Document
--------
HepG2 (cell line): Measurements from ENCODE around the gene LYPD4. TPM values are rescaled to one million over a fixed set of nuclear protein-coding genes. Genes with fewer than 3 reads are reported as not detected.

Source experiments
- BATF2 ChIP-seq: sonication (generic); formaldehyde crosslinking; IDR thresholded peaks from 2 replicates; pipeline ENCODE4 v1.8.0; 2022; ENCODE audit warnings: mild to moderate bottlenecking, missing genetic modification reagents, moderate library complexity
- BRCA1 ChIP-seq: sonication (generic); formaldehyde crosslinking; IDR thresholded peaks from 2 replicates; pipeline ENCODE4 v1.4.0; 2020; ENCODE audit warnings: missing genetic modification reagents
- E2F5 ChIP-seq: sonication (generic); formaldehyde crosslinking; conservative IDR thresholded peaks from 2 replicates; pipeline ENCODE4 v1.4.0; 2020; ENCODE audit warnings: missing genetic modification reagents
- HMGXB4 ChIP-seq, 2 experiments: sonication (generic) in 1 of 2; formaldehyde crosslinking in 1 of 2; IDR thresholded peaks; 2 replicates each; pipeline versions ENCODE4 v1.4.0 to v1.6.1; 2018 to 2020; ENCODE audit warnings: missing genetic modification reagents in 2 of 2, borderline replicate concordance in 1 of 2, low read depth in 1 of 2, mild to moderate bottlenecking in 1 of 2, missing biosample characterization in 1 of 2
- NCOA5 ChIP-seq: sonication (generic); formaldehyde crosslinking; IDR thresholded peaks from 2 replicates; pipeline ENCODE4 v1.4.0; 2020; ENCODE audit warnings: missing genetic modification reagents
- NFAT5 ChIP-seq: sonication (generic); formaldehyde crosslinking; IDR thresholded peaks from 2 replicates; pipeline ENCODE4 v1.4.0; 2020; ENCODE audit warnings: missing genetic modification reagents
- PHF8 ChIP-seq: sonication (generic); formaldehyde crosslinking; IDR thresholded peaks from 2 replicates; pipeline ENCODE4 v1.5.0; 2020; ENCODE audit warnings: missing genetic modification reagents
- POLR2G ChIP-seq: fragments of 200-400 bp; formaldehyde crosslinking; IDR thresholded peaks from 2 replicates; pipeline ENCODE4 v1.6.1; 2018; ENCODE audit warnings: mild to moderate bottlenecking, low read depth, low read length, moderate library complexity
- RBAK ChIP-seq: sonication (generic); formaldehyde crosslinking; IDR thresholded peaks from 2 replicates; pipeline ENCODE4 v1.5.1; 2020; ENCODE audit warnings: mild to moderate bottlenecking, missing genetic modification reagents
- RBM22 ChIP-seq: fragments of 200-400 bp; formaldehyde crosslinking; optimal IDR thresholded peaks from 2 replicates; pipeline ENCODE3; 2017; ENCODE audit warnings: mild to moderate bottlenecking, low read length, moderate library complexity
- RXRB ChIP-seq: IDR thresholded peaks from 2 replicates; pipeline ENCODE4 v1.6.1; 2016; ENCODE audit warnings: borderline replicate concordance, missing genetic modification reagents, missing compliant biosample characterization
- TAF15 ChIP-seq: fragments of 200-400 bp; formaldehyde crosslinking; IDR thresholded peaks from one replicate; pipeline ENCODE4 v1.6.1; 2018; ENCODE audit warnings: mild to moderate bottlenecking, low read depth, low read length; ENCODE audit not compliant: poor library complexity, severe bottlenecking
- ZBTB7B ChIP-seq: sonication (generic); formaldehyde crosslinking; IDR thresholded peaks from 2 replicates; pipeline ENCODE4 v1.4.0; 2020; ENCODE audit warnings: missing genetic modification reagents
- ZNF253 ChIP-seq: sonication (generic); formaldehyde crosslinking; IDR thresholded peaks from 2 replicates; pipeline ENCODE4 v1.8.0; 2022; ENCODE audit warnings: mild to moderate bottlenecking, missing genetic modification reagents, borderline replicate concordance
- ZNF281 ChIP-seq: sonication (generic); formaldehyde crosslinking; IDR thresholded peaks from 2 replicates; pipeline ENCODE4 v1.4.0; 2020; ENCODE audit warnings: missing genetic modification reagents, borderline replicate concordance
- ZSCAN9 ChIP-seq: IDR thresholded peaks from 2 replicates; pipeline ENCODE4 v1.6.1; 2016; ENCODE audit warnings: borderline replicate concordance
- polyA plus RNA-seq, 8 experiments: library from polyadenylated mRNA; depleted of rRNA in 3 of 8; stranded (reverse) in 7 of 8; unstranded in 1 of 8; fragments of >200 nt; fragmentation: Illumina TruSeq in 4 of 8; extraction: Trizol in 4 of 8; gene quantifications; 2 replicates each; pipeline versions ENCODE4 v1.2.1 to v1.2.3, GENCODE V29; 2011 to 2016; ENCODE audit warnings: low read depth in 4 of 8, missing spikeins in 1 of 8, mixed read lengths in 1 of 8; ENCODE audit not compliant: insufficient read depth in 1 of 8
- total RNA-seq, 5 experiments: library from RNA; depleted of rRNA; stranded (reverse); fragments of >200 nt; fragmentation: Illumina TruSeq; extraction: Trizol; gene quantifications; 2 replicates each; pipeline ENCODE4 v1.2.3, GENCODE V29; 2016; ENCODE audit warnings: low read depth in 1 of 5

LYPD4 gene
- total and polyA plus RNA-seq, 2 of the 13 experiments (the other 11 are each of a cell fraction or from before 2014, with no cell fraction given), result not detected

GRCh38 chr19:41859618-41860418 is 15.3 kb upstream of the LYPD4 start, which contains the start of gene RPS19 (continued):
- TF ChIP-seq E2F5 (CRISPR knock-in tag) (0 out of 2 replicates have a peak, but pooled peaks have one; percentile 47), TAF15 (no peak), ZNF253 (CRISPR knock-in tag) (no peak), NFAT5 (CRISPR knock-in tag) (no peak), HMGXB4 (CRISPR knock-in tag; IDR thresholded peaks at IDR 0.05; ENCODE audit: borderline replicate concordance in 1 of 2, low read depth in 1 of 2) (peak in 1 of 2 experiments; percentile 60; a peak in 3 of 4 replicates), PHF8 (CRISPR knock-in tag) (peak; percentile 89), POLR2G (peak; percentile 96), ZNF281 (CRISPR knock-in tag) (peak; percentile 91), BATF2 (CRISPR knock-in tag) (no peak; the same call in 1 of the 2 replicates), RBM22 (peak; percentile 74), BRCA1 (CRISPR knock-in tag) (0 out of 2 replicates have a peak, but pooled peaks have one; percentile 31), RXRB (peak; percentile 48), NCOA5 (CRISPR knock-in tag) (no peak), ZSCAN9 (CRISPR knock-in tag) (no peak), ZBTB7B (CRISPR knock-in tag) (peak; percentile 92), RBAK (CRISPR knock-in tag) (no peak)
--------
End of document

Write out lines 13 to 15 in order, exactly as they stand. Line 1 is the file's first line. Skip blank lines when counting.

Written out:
- RXRB ChIP-seq: IDR thresholded peaks from 2 replicates; pipeline ENCODE4 v1.6.1; 2016; ENCODE audit warnings: borderline replicate concordance, missing genetic modification reagents, missing compliant biosample characterization
- TAF15 ChIP-seq: fragments of 200-400 bp; formaldehyde crosslinking; IDR thresholded peaks from one replicate; pipeline ENCODE4 v1.6.1; 2018; ENCODE audit warnings: mild to moderate bottlenecking, low read depth, low read length; ENCODE audit not compliant: poor library complexity, severe bottlenecking
- ZBTB7B ChIP-seq: sonication (generic); formaldehyde crosslinking; IDR thresholded peaks from 2 replicates; pipeline ENCODE4 v1.4.0; 2020; ENCODE audit warnings: missing genetic modification reagents